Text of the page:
An HTTP cookie is a small piece of information that a server sends to the user’s web browser. The Cookie header stores the HTTP cookies previously sent by the web server with the Set-Cookie header.
The session cookies are deleted when the browser shuts down and if the cookies are permanent, they will expire at the time defined by Expires or Max-Age.
The risk of client-side scripts accessing the protected cookie can be mitigated by including an additional “HttpOnly” flag in the Set-Cookie HTTP response header.
As a result, the browser will not reveal the cookie to a third party even if a cross-site scripting (XSS) flaw exists in the web application.
During a cross-site scripting attack, an attacker might easily access cookies and using these he may hijack the victim’s session.
An attacker can grab the sensitive information contained in the cookie.
Set HTTPOnly on the cookie. This helps mitigate a large part of XSS attacks attempting to capture the cookies and possibly leaking sensitive information or allowing the attacker to impersonate the user.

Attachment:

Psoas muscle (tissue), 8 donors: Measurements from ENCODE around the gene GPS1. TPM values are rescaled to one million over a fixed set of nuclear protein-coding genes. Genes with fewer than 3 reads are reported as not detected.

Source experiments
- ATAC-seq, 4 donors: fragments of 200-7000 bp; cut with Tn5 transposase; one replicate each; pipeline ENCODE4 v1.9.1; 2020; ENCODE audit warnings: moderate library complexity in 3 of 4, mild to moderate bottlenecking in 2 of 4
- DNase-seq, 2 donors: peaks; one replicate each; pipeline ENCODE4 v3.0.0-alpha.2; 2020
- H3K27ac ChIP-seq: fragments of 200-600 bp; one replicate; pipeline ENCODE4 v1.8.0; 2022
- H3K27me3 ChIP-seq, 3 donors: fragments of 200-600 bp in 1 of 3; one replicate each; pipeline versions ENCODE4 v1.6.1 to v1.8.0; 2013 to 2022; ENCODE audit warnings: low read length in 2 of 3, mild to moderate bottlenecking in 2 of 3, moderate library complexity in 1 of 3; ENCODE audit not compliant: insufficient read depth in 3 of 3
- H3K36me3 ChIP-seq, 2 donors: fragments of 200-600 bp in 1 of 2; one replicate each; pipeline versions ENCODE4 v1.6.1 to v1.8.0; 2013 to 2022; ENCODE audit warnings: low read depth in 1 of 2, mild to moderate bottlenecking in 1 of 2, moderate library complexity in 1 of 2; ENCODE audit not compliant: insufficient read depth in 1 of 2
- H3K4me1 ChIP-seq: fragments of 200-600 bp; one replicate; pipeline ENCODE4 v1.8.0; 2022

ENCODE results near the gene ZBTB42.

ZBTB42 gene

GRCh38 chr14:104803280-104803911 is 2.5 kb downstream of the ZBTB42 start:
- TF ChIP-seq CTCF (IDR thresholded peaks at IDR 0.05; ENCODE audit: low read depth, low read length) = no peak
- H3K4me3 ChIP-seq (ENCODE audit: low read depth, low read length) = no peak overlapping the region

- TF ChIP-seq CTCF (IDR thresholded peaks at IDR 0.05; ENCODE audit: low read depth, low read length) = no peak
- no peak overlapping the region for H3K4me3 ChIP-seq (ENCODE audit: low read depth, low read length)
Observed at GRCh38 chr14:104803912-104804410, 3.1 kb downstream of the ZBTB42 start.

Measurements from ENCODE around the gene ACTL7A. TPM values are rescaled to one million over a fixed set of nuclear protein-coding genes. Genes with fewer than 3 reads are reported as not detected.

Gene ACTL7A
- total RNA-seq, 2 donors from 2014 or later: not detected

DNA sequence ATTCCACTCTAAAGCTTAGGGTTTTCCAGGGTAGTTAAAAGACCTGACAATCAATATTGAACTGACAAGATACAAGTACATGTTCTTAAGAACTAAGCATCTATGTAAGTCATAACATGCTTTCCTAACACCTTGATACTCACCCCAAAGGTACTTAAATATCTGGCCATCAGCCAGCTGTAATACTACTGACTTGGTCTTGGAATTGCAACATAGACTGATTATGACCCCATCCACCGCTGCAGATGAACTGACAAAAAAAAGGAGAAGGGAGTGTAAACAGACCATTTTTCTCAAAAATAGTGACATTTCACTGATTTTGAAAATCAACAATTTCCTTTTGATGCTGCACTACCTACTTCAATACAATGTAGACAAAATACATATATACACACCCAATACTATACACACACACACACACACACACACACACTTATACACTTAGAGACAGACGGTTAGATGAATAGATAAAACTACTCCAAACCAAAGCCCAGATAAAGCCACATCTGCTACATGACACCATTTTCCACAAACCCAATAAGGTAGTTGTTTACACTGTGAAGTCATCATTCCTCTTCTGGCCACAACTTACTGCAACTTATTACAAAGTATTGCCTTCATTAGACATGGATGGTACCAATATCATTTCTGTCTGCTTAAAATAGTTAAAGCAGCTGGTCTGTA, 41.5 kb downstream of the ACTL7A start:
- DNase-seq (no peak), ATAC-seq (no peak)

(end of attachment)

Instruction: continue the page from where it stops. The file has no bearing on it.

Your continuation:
The HTTP TRACE method combined with XSS can read the authentication cookie, even if the HttpOnly flag is used. So make sure that the HTTP TRACE method is disabled.
The example shows an HTTP response of a web server with a cookie being set using the Set-cookie HTTP response header:
When setting a cookie manually, there is an easy CookieOptions object that you can use to set HttpOnly to true.
Edit the web.config file of your web application and add the following:
By using “nginx_cookie_flag_module” Module:
By using proxy_cookie_path:
Ensure you have mod_headers.so enabled in Apache HTTP server.
Add the following entry in httpd.conf and restart the server.